The launch of Facebook’s new Groups feature last week was largely overshadowed by this week’s Bing/Facebook social search announcement and the success of Facebook: The Movie (a.k.a. The Social Network). But in online organizing circles, the new feature presents some questions about the future of online organizing – namely how
The answer to those questions depend on who is asking them.
The Basics of Groups
Facebook Groups is essentially the love child of a glorified list serv and a wiki, with similar functions as Google groups. Group members can send blast messages to the rest of the group, chat, and share content. What makes Groups a bit more interesting than a list serv is that a user creates a group, he or she can add other users without their permission. Adding someone to a group is as easy as tagging them in a photograph. If you’re a Facebook user, you can be added to a group without actively joining (barring some privacy setting adjustments, of course).
Groups vs. Pages
Facebook’s pages are easy to set up, and getting a user to join a fan page is as easy as having them click a “like” button. That’s why many campaigns, causes, organizations, and companies use these pages – aside from operating like a website within Facebook, it’s relatively easy to rack up big numbers of followers if you have some money to spend on Facebook’s cost-effective advertising. Communication with followers is somewhat passive – your posts wind up in their news feed, but you can’t send mass messages – so followers are not always engaged.
Groups are even easier to build than Pages, thanks to the aforementioned tag-style recruitment method. Group members can be engaged more actively that page followers, but a group administrator has less control over the direction of the discussions that take place among group members. This is fine if you are using Facebook Groups for discussions among members of a task force or working group, but gets problematic if you want to use it for a political or issue campaign that relies heavily on message discipline. If you’re part of a small group of activists, though – such as a local Tea Party group – Groups as it currently exists can be very helpful. In many ways, Groups is built for the citizen activist.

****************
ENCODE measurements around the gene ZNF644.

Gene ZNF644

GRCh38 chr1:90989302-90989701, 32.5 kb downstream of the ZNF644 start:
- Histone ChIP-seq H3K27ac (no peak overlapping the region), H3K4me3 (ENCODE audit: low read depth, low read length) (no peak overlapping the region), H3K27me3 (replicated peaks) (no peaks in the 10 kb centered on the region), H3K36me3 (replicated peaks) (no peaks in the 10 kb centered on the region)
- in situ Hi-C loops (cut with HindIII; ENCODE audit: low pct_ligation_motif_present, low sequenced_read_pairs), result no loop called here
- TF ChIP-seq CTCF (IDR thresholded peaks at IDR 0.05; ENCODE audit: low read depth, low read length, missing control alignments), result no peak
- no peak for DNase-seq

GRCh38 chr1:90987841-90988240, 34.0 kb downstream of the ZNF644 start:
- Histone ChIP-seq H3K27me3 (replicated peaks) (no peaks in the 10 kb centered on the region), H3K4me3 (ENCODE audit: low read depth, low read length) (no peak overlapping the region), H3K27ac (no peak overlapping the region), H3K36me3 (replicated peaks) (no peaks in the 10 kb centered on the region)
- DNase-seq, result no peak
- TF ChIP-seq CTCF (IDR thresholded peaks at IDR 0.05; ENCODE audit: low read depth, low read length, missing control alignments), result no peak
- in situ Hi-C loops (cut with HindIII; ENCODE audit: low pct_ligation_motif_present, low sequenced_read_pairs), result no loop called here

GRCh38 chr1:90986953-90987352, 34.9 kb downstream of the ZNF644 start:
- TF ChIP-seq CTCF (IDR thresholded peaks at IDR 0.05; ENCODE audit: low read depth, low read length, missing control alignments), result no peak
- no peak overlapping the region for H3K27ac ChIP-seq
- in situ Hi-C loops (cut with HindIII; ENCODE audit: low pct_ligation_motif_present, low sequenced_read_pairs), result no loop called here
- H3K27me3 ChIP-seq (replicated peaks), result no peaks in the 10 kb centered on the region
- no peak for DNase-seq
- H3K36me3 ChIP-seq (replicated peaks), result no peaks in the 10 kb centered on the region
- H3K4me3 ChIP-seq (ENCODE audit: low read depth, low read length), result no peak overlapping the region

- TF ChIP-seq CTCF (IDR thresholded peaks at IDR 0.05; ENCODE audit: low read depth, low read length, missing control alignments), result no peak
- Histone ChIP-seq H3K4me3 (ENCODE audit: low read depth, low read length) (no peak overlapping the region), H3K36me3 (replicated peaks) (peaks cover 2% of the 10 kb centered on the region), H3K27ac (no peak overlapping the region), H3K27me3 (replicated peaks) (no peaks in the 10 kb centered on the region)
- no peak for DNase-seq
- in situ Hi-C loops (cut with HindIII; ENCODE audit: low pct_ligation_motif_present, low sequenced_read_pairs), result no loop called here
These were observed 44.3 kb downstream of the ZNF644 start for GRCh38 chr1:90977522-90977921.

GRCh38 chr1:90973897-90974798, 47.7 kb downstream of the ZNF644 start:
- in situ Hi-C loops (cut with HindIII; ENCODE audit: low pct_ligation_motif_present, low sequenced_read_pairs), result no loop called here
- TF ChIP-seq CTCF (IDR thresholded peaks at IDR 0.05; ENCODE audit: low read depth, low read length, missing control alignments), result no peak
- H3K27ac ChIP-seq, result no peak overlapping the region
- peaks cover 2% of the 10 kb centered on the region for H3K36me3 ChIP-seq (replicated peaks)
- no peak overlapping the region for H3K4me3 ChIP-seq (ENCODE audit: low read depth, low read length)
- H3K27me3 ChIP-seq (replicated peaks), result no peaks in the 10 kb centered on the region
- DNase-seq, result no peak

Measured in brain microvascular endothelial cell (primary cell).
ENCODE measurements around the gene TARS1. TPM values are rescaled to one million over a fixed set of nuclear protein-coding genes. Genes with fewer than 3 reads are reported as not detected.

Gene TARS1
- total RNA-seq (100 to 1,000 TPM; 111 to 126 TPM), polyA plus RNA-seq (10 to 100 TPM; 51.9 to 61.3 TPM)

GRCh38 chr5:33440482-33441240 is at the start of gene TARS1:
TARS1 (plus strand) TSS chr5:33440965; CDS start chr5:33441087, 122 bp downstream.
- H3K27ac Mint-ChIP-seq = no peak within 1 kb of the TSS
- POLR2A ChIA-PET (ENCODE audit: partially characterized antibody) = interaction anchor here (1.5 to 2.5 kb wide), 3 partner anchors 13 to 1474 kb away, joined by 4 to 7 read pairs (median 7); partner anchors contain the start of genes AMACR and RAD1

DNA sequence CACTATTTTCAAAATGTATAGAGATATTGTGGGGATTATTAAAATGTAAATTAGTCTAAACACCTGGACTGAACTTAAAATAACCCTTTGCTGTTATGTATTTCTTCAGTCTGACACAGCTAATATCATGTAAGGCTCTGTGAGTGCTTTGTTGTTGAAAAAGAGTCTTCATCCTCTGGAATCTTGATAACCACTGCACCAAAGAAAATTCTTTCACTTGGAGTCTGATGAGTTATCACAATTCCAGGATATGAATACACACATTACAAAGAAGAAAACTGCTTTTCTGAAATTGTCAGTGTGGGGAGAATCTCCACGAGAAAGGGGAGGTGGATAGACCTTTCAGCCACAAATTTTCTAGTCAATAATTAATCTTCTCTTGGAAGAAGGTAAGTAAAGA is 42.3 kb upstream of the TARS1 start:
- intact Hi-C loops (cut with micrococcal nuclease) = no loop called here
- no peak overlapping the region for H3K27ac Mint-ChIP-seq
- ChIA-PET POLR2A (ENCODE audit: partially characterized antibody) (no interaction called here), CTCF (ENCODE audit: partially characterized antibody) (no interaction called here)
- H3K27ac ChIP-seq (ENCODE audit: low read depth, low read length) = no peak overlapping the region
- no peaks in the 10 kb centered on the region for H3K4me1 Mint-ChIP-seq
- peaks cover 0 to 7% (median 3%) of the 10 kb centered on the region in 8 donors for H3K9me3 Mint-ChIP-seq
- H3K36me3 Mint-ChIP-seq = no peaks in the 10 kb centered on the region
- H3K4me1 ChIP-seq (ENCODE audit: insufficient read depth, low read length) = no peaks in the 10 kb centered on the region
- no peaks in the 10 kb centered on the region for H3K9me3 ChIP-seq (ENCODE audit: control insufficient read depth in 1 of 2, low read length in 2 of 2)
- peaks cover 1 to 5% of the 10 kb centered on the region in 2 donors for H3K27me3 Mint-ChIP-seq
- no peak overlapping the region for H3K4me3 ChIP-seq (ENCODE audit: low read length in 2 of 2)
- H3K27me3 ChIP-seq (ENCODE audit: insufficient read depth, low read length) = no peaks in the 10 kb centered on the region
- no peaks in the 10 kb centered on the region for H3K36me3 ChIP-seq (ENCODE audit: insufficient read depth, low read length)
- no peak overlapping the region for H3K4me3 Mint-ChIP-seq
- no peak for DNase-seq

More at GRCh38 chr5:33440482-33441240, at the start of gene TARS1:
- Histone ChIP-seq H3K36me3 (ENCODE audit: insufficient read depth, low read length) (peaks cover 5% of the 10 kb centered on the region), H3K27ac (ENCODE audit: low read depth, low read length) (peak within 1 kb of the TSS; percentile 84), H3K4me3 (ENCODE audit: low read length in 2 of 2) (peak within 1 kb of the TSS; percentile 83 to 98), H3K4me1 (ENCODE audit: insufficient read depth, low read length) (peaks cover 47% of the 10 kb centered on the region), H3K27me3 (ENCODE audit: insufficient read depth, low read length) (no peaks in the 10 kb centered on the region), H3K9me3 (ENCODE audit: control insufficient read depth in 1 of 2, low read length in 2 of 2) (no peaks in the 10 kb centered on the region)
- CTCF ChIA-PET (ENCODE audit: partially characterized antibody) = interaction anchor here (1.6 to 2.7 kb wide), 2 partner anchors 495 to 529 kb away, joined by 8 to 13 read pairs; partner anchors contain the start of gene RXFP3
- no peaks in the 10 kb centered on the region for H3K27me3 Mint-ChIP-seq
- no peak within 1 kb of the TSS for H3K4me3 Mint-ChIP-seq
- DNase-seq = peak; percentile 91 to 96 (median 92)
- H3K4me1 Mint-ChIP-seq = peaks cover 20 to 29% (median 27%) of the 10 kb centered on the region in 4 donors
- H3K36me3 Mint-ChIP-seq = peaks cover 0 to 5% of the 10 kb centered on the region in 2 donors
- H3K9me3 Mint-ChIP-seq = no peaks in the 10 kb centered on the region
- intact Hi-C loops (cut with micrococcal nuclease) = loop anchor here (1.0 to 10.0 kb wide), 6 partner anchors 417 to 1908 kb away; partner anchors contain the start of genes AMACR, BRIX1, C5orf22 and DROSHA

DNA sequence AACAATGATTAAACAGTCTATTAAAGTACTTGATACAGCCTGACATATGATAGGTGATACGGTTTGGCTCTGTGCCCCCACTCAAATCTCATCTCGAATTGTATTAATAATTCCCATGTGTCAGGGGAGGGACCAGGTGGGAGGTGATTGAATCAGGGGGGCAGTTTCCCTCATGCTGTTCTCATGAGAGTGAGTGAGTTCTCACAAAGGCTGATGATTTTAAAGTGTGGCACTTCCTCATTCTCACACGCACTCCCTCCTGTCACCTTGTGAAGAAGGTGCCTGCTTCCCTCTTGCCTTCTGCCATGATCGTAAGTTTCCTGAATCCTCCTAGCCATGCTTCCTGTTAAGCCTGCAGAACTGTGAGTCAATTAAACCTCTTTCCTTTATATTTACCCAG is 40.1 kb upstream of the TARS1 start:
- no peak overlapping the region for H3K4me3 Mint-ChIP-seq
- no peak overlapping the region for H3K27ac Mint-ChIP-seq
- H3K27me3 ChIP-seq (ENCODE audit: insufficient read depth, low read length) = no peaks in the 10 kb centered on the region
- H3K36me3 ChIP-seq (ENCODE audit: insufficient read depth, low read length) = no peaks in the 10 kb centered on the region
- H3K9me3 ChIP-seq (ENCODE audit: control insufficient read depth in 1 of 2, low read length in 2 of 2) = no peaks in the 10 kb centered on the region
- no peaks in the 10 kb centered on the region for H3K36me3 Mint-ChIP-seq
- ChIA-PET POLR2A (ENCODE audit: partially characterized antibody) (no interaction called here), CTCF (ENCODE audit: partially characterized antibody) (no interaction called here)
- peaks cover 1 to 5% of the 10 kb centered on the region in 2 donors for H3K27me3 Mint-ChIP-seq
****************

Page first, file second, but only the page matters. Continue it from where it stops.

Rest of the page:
Groups and the API
“As it currently exists,” though, may be the operative phrase thanks to the recruitment-as-tagging method mentioned above and another, potentially quite powerful facet of Groups: the open API that lets applications access, communicate, and essentially mine information from Groups:
The API currently enables developers to pull a Group’s basic info including name, description, owner, last updated time, and privacy setting; access the Group’s picture, view existing posts; see all members; and post to the Group… The API will allow developers to build applications over the feature, such as Group feed readers, Group recommendation engines, and more.
What this means is that smart online organizers will use Groups as a recruiting tool, reaching out to these small, self-organized communities to build “like” counts on pages or to join other groups, depending on their specific goals.
(Of course, with all the controversy Facebook and other online networks have suffered due to privacy loopholes, this may not last long.)
The Real Nature of Facebook Politics
Either way, Groups illustrates something very important about Facebook organizing: Recruiting for volume is less and less important than recruiting large numbers of the right kind of connections, either as group members or page followers. Having 100,000 followers or 1,000 members is, ultimately, no big deal – all it takes is money for ads or the chutzpah to tag all your friends (and some of their friends, perhaps). The real question is what those followers and members do to help your ultimate goal – whether that goal is votes in an election or a phone call to elected representatives.
“Likes” are cheap, but action is valuable.